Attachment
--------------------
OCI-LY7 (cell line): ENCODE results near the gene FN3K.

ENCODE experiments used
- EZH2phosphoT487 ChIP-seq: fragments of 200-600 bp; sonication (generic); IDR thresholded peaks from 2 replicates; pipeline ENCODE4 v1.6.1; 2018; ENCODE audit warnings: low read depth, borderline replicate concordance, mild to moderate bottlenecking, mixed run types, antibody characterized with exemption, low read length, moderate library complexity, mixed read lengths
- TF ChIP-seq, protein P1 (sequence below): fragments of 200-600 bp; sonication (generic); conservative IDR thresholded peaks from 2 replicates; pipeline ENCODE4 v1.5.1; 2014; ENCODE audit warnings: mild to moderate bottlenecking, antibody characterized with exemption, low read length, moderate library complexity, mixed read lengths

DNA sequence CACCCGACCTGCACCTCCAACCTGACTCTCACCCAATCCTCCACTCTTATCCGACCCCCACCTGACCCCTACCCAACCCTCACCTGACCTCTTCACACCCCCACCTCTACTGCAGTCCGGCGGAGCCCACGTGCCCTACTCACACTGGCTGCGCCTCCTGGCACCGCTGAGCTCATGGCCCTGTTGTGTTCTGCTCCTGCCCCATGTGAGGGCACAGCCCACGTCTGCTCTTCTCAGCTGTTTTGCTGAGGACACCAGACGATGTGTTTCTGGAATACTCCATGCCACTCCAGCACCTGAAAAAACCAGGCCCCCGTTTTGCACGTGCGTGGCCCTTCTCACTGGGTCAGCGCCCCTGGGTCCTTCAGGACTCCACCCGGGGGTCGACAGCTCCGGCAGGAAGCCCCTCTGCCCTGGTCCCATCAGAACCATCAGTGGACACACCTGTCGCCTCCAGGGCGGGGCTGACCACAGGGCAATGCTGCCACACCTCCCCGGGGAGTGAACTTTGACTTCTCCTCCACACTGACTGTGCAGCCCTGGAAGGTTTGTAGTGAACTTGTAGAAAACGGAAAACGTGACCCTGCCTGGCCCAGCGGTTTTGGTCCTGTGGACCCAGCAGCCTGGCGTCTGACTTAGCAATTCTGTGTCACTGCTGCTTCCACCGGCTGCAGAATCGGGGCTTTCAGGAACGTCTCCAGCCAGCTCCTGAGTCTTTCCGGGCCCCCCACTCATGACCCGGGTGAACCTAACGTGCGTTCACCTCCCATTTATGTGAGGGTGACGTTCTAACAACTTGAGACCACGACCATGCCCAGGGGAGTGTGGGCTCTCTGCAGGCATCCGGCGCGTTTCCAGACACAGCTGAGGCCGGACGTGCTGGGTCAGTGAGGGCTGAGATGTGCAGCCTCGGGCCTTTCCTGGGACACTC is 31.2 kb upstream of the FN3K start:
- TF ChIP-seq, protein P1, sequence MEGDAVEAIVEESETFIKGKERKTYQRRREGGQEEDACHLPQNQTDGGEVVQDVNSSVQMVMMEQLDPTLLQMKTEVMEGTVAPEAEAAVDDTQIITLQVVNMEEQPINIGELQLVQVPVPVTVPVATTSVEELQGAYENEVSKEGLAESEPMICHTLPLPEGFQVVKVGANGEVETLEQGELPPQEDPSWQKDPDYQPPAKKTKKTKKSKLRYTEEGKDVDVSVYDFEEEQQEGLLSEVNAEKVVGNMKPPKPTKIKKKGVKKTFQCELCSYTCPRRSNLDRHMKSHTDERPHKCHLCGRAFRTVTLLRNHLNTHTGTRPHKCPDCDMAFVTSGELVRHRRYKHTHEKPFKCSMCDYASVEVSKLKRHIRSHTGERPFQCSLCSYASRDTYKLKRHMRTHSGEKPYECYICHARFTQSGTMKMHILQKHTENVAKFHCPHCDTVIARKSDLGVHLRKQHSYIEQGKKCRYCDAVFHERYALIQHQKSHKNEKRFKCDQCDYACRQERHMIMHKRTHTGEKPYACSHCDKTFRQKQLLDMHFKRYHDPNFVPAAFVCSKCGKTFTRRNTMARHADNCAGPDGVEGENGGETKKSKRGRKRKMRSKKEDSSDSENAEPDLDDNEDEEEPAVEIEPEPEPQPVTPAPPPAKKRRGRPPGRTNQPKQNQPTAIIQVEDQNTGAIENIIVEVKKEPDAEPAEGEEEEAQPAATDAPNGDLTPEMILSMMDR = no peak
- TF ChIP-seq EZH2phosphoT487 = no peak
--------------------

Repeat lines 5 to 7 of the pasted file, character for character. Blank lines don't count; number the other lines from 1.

DNA sequence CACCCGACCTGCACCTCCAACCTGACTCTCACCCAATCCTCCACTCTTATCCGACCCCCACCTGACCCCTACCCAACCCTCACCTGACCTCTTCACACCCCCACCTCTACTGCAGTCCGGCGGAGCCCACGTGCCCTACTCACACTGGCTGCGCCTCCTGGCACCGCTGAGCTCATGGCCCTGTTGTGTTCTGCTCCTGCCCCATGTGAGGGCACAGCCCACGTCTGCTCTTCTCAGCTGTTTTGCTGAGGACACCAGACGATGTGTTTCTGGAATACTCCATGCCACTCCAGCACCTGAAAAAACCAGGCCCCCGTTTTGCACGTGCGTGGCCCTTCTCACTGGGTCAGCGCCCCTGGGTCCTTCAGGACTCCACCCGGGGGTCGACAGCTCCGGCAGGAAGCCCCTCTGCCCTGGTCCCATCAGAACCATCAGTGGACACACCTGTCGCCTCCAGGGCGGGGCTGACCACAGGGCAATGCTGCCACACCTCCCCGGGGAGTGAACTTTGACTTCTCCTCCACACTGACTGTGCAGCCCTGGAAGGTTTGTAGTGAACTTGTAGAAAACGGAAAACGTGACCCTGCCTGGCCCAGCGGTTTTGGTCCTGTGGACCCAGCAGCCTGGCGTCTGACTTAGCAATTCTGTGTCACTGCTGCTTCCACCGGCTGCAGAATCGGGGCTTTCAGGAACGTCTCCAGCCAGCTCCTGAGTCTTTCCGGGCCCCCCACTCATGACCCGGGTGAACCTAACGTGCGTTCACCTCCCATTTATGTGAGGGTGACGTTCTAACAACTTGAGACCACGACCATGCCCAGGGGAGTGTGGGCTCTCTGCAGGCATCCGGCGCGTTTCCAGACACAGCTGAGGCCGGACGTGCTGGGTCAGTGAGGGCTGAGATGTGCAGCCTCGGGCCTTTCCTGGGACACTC is 31.2 kb upstream of the FN3K start:
- TF ChIP-seq, protein P1, sequence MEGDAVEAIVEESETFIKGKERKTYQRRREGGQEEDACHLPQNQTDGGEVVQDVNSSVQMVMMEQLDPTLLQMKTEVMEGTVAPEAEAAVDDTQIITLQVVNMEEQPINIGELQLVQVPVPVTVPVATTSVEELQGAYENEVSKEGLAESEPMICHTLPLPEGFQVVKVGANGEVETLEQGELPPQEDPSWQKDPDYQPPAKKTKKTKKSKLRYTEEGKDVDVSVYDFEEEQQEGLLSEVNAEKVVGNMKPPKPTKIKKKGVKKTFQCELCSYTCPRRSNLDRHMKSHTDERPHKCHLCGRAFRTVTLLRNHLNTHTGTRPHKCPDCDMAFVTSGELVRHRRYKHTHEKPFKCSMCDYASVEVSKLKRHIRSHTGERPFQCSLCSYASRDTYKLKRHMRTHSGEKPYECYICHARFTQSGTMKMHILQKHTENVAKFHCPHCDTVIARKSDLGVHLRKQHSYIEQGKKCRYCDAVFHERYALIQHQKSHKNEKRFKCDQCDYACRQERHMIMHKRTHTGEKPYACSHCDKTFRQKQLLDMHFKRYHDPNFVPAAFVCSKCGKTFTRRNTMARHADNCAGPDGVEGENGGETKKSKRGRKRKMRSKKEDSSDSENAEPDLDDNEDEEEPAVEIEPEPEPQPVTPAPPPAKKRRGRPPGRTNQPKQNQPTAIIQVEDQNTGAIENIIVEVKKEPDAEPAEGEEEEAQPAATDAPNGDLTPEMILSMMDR = no peak
- TF ChIP-seq EZH2phosphoT487 = no peak